“A report released Monday by the [San Francisco] controller’s office shows that property tax revenues will likely be $35 million less than anticipated in the 2009-10 fiscal year that began July 1. Payroll tax revenues will probably be $24.8 million less than expected…”
S.F. home value drop, jobless drain city budget [SocketSite]
SocketSite’s Residential Real Estate Outlook For 2009 [SocketSite]

Recent Articles

Comments from “Plugged-In” Readers

  1. Posted by zzzzzzz

    No doubt the Supes will take this as an invitation to increase spending, hire more city workers and give them raises.

  2. Posted by sleepiguy

    I’m curious what percentage of the city’s operating budget is derived from property taxes.

  3. Posted by badlydrawnbear

    There is an easy solution, or at least way to greatly blunt the impact, to this.
    Repeal Prop 13. Why homeowners think they should use local and state goverments services paid for at market rate don’t pay market rate taxes is beyond me.

  4. Posted by Mystery Realtor

    With all due respect to badlydrawnbear, the easiest solution would be to immediately layoff 20% of city workers, giving preference to those who actually live in SF. (Especially Cops and Firemen – They are overpaid and most don’t even live in the city)

  5. Posted by steve

    given that spending is much, much, much higher than inflation adjusted, per capita pre-prop 13 levels, I’d prefer to see an income or residency tax so that all voters can decide on the level and quality of city services. SF elections, like propositions statewide, make it too easy to increase spending the other guy has to pay for. and, while prop 13 has considerable flaws, this is not one of them.

  6. Posted by steve

    btw, the FY 2005 budget was $5B. the new one is $6.4B. that’s a major increase in 5 years for what feels like a major decline in city services. in 88-89, spending was $1.2B

  7. Posted by Cut them

    I say cut all city salaries over 80K by 20%.
    This is public service, not self-service.
    We have rent control and prop 13 to allow people with lower salaries to stay immune to rent increases. That should be enough to keep people in.
    You can’t have it both ways: overbloated salaries and artificially constrained cash inflow.

  8. Posted by sfrenegade

    “btw, the FY 2005 budget was $5B. the new one is $6.4B. that’s a major increase in 5 years for what feels like a major decline in city services. in 88-89, spending was $1.2B”
    Wow, if Steve’s figures are correct, inflation adjustment suggests that 2009 spending should be only around $2.1B. Those are some crazy spending increases, and it’s hard to tell what we got from the tripling.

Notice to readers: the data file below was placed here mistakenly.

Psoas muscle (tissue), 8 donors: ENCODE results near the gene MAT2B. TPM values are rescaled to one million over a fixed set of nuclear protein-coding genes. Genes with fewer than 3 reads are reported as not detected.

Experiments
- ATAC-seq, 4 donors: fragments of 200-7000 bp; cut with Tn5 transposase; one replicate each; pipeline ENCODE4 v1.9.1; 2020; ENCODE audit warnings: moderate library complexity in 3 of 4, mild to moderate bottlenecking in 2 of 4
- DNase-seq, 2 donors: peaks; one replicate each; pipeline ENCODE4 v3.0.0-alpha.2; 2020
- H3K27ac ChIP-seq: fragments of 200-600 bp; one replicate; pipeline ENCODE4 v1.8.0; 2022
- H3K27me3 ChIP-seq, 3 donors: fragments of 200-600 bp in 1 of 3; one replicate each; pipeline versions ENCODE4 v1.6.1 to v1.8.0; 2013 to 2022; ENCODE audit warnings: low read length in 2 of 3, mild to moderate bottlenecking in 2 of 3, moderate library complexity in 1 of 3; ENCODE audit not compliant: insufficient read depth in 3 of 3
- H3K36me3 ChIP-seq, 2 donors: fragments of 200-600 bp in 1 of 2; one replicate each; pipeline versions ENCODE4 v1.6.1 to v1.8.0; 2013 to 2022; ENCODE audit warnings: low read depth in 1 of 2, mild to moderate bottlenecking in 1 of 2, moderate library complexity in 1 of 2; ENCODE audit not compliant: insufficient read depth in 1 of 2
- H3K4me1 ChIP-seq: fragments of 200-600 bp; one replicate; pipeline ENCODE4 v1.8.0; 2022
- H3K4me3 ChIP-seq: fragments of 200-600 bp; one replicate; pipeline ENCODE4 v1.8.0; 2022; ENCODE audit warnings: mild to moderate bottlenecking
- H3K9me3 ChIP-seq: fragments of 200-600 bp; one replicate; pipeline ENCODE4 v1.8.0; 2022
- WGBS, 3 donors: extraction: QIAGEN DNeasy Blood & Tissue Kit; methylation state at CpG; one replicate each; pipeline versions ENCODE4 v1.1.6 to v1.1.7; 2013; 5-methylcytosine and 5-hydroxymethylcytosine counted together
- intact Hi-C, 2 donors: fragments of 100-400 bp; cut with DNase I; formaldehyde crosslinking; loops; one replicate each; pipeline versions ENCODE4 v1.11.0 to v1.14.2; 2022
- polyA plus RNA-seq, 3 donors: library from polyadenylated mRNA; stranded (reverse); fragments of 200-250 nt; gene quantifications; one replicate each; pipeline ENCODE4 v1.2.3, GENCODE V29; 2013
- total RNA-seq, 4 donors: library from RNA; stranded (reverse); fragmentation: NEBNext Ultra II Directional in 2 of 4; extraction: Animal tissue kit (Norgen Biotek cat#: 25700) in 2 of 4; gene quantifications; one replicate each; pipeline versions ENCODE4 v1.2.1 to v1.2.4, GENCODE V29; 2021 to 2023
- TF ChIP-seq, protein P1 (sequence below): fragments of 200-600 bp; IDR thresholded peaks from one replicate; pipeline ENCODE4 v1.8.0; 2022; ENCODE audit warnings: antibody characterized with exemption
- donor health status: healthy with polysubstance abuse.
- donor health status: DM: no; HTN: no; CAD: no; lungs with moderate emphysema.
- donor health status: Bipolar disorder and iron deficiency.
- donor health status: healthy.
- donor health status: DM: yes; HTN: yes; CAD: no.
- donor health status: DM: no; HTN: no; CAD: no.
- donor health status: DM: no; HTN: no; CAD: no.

9. Posted by OneEyedMan LEED AP

    Doesn’t SF have the highest ratio of city/county employees to residents of any major US city? Control of the budget has escaped the voters. The City needs to make some serious cuts that I don’t think they have the political stomache for. Here is a good article pointing out just a few of the areas where Gavin’s posse continues to be funded long after the need for their services has expired:
    http://www.sfbayview.com/2009/budget-fat-at-san-francisco-city-hall/

  10. Posted by OneEyedMan

    1) Dig hole in sand
    2) Place head in freshly dug hole
    3) Cover head with sand
    http://www.sfgate.com/cgi-bin/article.cgi?f=/c/a/2009/11/18/BACD1AM9OF.DTL

  11. Posted by amused_in_soma

    There’s never been a better time to be a renter in SF! If service cuts or strikes or whatever this fiscal crisis brings get too bad, one can always leave for nicer environs.

  12. Posted by sf jack

    San Francisco has too many “public servants” and is overpaying them.
    In 2004, there were around 3,000 city staff making $100K or more.
    A few years earlier it was half that number.
    In 2007, it was over 8,000 city workers in that pay range. In 2008, nearly 9,000 city staff made $100K or more (the City has 28,000 or so staff total).
    For every 80 residents, we have one city staffer making $100K or more – on your dime! Are you seeing value for such pay?
    In San Francisco, the term “public servant” has been turned upside down.
    For it’s much more likely the public is serving the city worker.
    http://www.sfgate.com/cgi-bin/article.cgi?f=/g/a/2009/01/09/sfpay2008.DTL

  13. Posted by steve

    sfrenegade, from the NYT in 1988:
    “Mr. Agnos said the city’s budget for the 1988-89 fiscal year estimated expenditures of $1,239 million and revenue of $1,067 million. The city is legally required to balance its budget and will have to cut expenses and raise revenue to do so, the Mayor said.”
    http://www.nytimes.com/1988/02/27/us/financial-crisis-in-san-francisco.html
    it is amazing to me that city revenue (from all sources) has increased 6x (nominal dollars) and we are still talking about budget shortfalls — and, worse, blaming the revenue side.

  14. Posted by Cut them

    Self-servants probably got their pay raises claiming how expensive RE was in SF (“can’t buy my dream home with my salary, boo-hoo!”). And in ordered fashion went on and made sure they could participate into the home inflation with (almost) everyone else.
    Now that RE prices are dropping everywhere and tax revenue falling with it, the equation should go the other way. Rents are dropping. Mortgage payments are dropping. No reason to keep self-servants salaries at these levels.
    I say cut them. That will balance the books really fast.

Add a Comment

Your email address will not be published. Required fields are marked *